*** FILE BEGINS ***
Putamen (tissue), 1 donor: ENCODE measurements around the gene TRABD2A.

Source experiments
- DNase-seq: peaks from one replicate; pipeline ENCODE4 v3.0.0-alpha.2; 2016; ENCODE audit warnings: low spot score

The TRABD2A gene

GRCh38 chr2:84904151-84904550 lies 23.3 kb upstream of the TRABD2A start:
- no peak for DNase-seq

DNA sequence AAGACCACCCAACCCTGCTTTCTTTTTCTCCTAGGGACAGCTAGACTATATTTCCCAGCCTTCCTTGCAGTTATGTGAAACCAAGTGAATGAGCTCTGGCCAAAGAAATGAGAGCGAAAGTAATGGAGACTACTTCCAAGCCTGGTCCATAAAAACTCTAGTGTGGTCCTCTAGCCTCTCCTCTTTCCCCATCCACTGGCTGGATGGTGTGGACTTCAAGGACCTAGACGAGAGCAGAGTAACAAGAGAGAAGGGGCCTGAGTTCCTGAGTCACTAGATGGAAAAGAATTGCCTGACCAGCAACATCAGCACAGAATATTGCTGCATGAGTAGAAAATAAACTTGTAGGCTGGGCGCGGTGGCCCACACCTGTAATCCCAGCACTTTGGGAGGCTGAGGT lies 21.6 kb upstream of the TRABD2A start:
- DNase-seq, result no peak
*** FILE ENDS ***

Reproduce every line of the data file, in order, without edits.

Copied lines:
Putamen (tissue), 1 donor: ENCODE measurements around the gene TRABD2A.

Source experiments
- DNase-seq: peaks from one replicate; pipeline ENCODE4 v3.0.0-alpha.2; 2016; ENCODE audit warnings: low spot score

The TRABD2A gene

GRCh38 chr2:84904151-84904550 lies 23.3 kb upstream of the TRABD2A start:
- no peak for DNase-seq

DNA sequence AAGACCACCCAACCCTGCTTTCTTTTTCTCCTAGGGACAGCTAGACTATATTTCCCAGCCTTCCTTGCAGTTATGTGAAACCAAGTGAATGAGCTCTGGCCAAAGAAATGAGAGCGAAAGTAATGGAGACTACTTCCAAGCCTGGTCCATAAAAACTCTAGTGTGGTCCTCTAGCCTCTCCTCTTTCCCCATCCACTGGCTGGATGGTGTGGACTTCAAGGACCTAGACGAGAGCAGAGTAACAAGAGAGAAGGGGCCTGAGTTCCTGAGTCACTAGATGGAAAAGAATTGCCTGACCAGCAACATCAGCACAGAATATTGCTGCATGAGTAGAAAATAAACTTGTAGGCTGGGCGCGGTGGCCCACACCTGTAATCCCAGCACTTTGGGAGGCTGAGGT lies 21.6 kb upstream of the TRABD2A start:
- DNase-seq, result no peak